Moreover, although he who is justified also receives and has through Christ inherent righteousness, as the Apostle says, you are washed, you are sanctified, you are justified, etc., wherefore the holy fathers used the word "to be justified" for receiving an inherent righteousness. Nevertheless, the believing mind does not rest upon this righteousness, but upon the righteousness of Christ alone given to us, without which there neither is nor can be any righteousness. And so we are justified by faith in Christ, or we are accounted righteous, that is, accepted through the merits of Himself, not on account of our worth or works. And we are called righteous because of inherent righteousness, because we do those things which are righteous, according to that passage in John: he who does righteousness is righteous.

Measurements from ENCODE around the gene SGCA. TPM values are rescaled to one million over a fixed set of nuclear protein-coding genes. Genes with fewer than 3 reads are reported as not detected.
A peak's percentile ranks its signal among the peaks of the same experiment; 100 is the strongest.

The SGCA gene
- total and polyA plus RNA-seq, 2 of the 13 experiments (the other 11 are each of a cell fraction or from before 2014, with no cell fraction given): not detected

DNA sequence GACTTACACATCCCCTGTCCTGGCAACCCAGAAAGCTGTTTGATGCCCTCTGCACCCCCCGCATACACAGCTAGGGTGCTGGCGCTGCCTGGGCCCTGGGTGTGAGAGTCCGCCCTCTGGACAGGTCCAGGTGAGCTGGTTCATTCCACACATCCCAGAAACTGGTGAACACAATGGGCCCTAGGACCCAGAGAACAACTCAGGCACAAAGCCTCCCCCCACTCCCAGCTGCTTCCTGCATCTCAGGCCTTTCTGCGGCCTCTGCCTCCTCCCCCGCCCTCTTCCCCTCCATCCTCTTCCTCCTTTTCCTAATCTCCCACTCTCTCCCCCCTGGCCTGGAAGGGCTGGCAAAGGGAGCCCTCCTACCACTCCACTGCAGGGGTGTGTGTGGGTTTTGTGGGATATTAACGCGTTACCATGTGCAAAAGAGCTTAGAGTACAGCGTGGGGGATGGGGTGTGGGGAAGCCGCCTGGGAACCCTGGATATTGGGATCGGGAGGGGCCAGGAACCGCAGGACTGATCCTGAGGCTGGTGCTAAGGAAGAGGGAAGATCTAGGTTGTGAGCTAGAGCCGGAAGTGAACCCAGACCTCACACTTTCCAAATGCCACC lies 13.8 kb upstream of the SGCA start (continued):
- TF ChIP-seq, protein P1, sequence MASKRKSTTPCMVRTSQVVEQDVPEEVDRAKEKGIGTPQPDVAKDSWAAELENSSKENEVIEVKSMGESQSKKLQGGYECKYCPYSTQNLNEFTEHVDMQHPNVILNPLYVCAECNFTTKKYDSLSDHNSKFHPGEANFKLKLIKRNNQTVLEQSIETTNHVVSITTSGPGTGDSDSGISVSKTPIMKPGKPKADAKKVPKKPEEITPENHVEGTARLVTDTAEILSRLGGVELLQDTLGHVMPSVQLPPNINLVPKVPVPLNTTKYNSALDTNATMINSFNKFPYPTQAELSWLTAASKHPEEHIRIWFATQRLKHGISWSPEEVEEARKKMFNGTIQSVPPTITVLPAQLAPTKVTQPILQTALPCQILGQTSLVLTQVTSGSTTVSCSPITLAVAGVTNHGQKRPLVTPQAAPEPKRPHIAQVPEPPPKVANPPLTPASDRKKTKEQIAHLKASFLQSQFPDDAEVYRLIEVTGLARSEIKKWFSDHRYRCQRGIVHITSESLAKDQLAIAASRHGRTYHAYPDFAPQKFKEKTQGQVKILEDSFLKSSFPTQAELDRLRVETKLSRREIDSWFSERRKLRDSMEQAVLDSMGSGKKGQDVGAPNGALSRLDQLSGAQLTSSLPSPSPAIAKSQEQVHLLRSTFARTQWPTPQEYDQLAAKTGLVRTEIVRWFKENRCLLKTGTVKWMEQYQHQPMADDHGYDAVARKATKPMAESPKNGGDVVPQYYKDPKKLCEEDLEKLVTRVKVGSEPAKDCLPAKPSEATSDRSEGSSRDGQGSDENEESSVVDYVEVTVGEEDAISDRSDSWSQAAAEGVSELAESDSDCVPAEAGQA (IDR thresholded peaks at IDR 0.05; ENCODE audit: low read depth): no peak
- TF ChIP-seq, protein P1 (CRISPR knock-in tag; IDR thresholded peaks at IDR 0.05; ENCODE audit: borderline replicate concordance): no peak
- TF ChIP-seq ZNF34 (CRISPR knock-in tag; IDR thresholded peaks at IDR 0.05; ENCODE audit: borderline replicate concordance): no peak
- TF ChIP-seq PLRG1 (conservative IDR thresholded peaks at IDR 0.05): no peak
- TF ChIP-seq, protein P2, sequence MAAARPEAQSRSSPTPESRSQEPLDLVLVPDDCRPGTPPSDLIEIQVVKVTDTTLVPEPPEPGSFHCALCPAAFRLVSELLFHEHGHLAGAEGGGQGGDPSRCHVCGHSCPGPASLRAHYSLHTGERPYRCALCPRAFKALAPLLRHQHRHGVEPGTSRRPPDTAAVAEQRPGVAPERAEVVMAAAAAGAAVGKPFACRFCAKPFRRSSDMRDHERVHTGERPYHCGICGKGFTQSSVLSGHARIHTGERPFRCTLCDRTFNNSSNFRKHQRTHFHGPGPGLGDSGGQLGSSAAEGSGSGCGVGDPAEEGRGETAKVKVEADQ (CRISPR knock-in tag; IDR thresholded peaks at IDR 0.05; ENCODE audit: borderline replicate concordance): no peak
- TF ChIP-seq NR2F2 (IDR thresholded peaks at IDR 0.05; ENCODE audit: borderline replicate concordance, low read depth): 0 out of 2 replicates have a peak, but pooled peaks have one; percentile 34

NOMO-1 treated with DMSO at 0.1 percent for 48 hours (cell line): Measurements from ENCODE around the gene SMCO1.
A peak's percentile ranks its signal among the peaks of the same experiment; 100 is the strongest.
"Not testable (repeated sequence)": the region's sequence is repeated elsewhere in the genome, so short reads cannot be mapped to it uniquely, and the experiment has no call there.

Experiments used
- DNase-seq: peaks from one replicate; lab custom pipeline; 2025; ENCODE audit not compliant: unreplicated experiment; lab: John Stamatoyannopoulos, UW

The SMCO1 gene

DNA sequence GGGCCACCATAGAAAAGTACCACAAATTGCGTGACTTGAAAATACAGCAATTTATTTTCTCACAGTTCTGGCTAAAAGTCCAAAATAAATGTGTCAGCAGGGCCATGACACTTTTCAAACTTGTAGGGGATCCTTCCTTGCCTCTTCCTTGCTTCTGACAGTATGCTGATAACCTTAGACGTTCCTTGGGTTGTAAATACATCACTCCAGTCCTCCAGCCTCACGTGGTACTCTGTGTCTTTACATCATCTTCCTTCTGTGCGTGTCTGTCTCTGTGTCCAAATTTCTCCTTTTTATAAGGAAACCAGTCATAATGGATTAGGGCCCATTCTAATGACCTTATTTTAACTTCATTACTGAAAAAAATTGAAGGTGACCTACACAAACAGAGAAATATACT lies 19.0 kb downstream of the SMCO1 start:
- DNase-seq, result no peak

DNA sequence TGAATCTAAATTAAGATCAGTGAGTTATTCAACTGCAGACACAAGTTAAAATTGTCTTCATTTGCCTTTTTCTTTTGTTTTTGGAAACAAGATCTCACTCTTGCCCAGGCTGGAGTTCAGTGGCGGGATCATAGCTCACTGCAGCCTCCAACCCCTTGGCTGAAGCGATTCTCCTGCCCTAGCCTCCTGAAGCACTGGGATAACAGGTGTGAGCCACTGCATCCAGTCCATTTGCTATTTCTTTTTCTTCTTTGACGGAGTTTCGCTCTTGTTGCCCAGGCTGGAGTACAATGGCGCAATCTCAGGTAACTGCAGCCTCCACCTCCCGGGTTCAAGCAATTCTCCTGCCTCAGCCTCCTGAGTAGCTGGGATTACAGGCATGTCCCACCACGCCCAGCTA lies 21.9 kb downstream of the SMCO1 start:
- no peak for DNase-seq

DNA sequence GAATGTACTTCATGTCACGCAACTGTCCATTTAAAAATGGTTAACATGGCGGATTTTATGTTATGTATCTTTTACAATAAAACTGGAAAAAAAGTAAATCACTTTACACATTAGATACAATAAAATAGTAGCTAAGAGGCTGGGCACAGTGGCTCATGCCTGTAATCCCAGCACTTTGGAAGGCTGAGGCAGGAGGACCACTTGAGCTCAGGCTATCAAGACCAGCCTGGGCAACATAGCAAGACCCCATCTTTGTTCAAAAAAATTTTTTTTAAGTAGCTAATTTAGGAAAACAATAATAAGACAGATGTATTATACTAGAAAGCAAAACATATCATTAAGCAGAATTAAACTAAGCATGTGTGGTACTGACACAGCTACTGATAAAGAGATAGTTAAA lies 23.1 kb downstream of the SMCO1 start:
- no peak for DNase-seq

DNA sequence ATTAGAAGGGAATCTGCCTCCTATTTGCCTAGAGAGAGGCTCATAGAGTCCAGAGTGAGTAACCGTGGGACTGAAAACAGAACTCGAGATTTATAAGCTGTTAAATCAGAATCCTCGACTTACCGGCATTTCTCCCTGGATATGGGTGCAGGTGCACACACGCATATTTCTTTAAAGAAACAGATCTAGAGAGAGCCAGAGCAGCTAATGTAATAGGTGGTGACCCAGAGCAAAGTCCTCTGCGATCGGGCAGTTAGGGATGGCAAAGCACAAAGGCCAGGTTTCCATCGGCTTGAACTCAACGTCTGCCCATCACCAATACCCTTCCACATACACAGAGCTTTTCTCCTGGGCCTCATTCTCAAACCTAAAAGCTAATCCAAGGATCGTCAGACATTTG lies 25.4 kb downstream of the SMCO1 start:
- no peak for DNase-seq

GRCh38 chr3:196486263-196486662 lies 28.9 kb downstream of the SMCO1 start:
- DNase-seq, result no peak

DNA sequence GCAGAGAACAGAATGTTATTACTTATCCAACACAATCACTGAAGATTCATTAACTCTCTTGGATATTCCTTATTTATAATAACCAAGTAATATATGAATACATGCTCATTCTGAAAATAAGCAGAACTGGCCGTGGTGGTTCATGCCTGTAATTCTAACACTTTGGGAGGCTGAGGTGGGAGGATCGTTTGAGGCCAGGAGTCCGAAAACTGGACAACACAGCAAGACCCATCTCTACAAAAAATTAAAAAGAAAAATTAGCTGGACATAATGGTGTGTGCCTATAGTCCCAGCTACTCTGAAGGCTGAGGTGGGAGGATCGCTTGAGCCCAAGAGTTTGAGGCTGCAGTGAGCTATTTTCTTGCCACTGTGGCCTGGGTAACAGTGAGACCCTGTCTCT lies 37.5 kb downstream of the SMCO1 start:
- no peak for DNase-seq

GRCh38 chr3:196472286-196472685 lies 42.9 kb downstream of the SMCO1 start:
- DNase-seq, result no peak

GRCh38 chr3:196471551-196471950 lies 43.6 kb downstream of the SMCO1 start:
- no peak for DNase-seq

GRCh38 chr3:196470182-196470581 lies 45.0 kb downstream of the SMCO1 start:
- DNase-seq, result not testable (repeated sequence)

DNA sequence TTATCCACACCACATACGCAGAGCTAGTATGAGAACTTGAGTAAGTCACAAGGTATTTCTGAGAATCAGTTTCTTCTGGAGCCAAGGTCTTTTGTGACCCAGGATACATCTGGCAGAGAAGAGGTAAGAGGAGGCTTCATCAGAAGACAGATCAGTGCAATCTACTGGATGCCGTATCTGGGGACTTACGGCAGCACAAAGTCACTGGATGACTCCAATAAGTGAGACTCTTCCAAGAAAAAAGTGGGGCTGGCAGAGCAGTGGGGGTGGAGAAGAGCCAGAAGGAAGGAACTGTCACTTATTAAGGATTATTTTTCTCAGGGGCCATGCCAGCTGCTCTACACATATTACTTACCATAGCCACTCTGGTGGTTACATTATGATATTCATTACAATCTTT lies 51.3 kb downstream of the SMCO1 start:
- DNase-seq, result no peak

And although the fear of God, repentance and humility, and other virtues must always increase in the regenerated, since renovation is imperfect and great infirmities cleave to them, nevertheless it ought to be taught, that those who truly repent may always be sure by a most certain faith, they are pleasing to God on account of Christ the Mediator, because Christ is the Propitiator, High Priest, and Advocate for us, Whom the Father gave to us, and all good things with Him....
Moreover, he who says we are justified by faith alone must at the same time teach the doctrine of repentance, of fear of God, of the judgment of God, of good works, in order that the whole sum of preaching might stand firm as Christ says, "...preaching repentance and remission of sins in My name," and that, lest this form of speaking be understood otherwise than it has been preached.2